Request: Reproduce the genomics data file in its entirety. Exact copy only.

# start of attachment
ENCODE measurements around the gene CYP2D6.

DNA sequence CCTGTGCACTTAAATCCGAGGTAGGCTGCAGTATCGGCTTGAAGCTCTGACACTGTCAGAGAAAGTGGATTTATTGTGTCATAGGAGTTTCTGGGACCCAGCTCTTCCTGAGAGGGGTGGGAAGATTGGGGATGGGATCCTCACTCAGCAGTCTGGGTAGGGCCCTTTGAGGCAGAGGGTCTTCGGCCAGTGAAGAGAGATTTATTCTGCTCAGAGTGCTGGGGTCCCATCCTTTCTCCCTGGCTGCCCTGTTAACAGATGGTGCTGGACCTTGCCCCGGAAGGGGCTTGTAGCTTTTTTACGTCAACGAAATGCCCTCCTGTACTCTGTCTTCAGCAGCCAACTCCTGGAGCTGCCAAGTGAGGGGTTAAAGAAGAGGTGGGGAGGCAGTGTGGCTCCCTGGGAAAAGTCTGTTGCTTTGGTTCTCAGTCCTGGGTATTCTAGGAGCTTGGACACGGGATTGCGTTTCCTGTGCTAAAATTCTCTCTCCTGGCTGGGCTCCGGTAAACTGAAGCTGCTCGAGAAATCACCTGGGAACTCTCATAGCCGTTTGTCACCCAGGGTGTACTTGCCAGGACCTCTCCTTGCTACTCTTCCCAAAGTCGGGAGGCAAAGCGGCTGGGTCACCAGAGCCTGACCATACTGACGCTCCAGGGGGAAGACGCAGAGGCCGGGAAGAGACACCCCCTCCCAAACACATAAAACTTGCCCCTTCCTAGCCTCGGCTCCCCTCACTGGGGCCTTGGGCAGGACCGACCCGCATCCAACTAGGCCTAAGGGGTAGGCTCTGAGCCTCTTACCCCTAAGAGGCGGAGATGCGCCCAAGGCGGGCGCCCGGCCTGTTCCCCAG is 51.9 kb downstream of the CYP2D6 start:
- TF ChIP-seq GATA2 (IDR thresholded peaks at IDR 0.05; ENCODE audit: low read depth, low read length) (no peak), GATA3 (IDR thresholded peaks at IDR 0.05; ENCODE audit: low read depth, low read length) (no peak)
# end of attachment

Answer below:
ENCODE measurements around the gene CYP2D6.

DNA sequence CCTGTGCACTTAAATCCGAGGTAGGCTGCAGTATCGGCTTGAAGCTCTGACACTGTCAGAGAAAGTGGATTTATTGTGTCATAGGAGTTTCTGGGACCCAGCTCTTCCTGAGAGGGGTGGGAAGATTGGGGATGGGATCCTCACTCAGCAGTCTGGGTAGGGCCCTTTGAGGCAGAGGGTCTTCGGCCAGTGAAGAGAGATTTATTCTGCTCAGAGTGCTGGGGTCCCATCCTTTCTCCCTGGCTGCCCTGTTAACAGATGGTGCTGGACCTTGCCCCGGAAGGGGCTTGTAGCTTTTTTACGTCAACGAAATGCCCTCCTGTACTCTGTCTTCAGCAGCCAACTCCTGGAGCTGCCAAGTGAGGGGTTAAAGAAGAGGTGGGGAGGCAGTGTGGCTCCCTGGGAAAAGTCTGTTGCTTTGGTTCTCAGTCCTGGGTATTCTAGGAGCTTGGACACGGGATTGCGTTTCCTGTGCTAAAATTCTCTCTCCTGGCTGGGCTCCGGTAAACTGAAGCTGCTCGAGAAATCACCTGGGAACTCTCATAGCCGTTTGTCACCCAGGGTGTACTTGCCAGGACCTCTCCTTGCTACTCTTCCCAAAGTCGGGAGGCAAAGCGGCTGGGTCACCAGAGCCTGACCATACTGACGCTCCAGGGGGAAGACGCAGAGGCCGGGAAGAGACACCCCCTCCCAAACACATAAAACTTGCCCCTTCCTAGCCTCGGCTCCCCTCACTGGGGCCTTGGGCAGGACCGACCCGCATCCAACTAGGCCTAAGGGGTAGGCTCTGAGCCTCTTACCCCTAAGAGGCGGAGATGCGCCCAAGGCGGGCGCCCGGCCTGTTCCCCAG is 51.9 kb downstream of the CYP2D6 start:
- TF ChIP-seq GATA2 (IDR thresholded peaks at IDR 0.05; ENCODE audit: low read depth, low read length) (no peak), GATA3 (IDR thresholded peaks at IDR 0.05; ENCODE audit: low read depth, low read length) (no peak)